That pain you've been feeling in your shoulder, leg any joint, really is making the idea of bending down and crawling into the fort cringeworthy.

Keeping up with your kids can be a pain literally when you have sore and aching joints. The pain might simply be from playing whichever game the kids decided on. But there are times when sore, achy joints mean something more serious is

If you have painful joints, here are some potential medical conditions to be aware of.


Dislocated joints are joints where the bones are not in their normal positions. According to the US National Library of Medicine (NLM), they are usually caused by a trauma like a blow or fall. And they can hurt. A lot.

The pain isn't just a little ache from a trauma. Besides intense pain, you might also have numbness or tingling, and limited movement. Sometimes, there are visible signs that you have a dislocated joint like swelling, bruising, or discoloration, or when you can actually see the joint out of place.

If you have injuries to the nerves and blood vessels around your joint, you could be looking at more permanent problems. So, it's important to see a physician immediately if you suspect dislocation. Healing could take 6 to 12 weeks, which might seem long. But hey, more time to rest and catch up on Netflix, right?


If joint pain spreads far away from the joint, you might be suffering from tendinitis, says the American College of Rheumatology (ACR). Pain can get worse at night or with movement, according to the NLM.

Thankfully, tendinitis doesn't usually require surgery unless it's still limiting your activity after a few months, according to the ACR. Your physician might recommend:

  • Taking medications like aspirin, ibuprofen, or naproxen
  • Resting the joint
  • Doing physical therapy
  • Supports like a cane, or a splint or brace
  • Injections with corticosteroids a type of medication that relieves inflammation, according to the NLM

If pain comes on suddenly, the ACR recommends RICE. The treatment method, not Chinese food. (But Chinese food might make you feel better emotionally, anyway.)

The R.I.C.E. method for treating tendinitis: Rest, ice, compression, and elevation.

Tendinitis is an overuse injury, the ACR notes, so you might need to make some adjustments at work if the injury is job-related.


Inflammation and stiff joints are two of the main symptoms of arthritis, says the Arthritis Foundation (AF). You might feel the stiffness with or without pain, and it can harm any joint in your body wrists, knees, feet, elbows, shoulders, hips, fingers, hands, lower back, and jaw.

When is stiffness a sign of arthritis? Morning stiffness for 1 hour or more. Stiffness after exercise. Stiffness while sitting down, relaxing, or after taking a walk.

You should also be on the lookout for swelling and difficulty moving the joint, says the AF. If you have any of these symptoms, see your physician.

Complex Regional Pain Syndrome

Pain that is constant, lasts for a long time, and is severe could signal complex regional pain syndrome (CRPS), a chronic pain condition that usually affects the arms, legs, hands, or feet, according to the National Institute of Neurological Disorders and Stroke.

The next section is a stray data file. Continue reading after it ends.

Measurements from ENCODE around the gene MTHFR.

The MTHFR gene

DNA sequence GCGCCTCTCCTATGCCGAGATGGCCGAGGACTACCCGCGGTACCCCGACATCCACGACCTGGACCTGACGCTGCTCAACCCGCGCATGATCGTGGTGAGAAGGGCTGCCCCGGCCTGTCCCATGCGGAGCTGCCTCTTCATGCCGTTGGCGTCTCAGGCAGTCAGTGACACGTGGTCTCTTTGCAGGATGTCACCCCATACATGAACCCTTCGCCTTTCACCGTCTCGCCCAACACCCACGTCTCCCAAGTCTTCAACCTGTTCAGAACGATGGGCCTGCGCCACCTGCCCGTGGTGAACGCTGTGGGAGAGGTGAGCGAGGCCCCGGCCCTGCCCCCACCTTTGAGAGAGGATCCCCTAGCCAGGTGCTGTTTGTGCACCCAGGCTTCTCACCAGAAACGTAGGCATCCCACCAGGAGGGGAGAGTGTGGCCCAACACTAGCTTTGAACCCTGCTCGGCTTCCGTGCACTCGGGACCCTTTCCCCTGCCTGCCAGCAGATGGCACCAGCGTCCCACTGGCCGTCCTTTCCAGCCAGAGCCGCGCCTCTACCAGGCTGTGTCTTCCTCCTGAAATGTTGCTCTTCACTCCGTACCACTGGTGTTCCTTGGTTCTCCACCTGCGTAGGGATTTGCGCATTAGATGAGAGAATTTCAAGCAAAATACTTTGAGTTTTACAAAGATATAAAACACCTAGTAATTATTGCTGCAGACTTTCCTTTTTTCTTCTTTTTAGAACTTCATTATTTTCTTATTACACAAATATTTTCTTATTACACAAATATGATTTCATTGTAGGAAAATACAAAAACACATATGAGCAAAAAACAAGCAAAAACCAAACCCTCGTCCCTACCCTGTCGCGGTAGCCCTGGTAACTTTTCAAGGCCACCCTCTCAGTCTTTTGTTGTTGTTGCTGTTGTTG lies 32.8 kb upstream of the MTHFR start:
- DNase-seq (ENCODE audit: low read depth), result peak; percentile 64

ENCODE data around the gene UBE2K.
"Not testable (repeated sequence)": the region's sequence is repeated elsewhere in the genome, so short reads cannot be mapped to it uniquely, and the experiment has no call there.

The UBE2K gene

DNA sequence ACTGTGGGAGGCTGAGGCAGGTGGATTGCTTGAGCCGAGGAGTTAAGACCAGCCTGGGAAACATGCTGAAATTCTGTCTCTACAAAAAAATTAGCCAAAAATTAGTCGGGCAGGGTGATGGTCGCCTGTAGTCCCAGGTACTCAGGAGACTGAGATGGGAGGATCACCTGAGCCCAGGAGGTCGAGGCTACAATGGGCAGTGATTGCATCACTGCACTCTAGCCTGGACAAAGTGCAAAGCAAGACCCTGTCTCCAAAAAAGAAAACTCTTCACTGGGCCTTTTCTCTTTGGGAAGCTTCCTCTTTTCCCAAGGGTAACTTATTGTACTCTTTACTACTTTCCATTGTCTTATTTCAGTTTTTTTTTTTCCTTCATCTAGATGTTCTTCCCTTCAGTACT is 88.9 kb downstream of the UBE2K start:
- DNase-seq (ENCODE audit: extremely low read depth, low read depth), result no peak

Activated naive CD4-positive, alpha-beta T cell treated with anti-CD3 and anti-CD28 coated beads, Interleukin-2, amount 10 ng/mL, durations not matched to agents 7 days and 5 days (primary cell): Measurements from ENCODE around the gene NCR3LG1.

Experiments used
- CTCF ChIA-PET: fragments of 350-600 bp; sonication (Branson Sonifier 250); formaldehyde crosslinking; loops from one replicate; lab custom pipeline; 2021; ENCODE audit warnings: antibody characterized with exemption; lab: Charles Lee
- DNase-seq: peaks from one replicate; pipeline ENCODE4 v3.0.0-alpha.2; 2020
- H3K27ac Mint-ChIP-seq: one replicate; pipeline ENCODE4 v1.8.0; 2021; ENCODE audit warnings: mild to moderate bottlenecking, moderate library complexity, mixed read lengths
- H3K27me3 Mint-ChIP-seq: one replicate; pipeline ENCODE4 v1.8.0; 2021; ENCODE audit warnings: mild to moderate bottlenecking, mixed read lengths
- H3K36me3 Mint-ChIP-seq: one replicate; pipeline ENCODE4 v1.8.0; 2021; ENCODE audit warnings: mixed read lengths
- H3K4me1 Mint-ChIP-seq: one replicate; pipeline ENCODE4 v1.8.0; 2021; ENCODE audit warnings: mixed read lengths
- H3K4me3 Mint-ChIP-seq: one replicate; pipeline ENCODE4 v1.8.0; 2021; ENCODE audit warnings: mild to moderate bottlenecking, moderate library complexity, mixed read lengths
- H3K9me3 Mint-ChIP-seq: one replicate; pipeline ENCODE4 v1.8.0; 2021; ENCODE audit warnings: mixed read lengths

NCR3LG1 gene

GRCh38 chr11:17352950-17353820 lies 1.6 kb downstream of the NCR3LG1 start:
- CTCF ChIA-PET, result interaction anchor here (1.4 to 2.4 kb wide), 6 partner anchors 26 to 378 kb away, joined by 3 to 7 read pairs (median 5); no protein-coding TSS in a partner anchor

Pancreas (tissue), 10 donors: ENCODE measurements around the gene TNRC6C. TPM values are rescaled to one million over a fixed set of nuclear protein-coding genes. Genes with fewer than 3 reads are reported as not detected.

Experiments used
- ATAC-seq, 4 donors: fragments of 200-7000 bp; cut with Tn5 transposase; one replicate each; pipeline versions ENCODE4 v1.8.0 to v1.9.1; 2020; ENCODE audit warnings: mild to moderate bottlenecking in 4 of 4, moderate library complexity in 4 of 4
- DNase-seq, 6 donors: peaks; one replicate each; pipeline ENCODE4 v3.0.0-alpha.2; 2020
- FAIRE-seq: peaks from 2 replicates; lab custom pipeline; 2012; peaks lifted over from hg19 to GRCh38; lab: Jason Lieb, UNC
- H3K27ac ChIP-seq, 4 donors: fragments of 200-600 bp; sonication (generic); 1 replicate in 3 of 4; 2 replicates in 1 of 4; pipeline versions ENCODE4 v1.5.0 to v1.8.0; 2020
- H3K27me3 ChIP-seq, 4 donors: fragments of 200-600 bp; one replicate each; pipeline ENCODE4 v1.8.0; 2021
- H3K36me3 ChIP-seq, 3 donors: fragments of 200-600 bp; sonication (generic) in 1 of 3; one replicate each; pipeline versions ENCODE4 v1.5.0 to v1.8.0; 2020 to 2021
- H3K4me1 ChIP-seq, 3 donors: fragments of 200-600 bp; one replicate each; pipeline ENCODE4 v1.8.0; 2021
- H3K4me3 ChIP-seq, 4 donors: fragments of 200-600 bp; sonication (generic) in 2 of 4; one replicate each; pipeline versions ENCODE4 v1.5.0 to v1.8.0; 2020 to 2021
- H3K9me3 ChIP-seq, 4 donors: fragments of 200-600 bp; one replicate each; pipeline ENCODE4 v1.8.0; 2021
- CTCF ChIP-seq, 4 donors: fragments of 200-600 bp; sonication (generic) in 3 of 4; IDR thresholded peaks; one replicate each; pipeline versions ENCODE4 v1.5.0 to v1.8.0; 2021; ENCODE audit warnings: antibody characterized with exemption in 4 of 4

It's believed to be caused by damage to your nervous system, and with your nervous system compromised, your body can do some pretty interesting things. For example, your skin can appear shiny or change color, without the help of bronzer and tattoos.

You might also notice:

  • Changes in hair and nail growth patterns
  • Changes in temperature in the impacted arm or leg
  • Stiffness
  • Difficulty coordinating muscle movement or moving the body part
  • Unusual movement in the impacted limb, such as an abnormal posture that stays in place, tremors, or jerks

See your doctor right away if you experience any of these symptoms. She might suggest rehabilitation therapy, medications, or another type of treatment.


If you're a fan of the show “House,” you might be familiar with the phrase, “It's never lupus.” Well, sometimes it is.

Lupus occurs when your immune system can't tell the difference between foreign invaders viruses, bacteria, and germs and healthy tissue, explains the Lupus Foundation of America (LFA). So, it ends up attacking and destroying healthy tissue, including organs, nerves, skin, and bones.

The LFA has found that joint pain is the first symptom in over 50% of people with lupus, but there are many other symptoms as well. You might notice extreme tiredness (not from chasing the kids), weight loss, or swelling around your joints.

Since these symptoms could all be signs of other diseases the LFA actually calls lupus the “Great Imitator” because its symptoms mimic those of other conditions look out for some more specific signs accompanying aching joints:

  • Chest pains when breathing deeply
  • Butterfly-shaped rash across your nose and cheeks
  • Sensitivity to the sun or light
  • Hair loss
  • Sores in your nose or mouth

Aches and pains can often go away with early treatment, so if you're constantly feeling joint pain, it might be time to see a physician. Make an appointment with one of West Valley's orthopedic specialists by calling (208) 455-3981.

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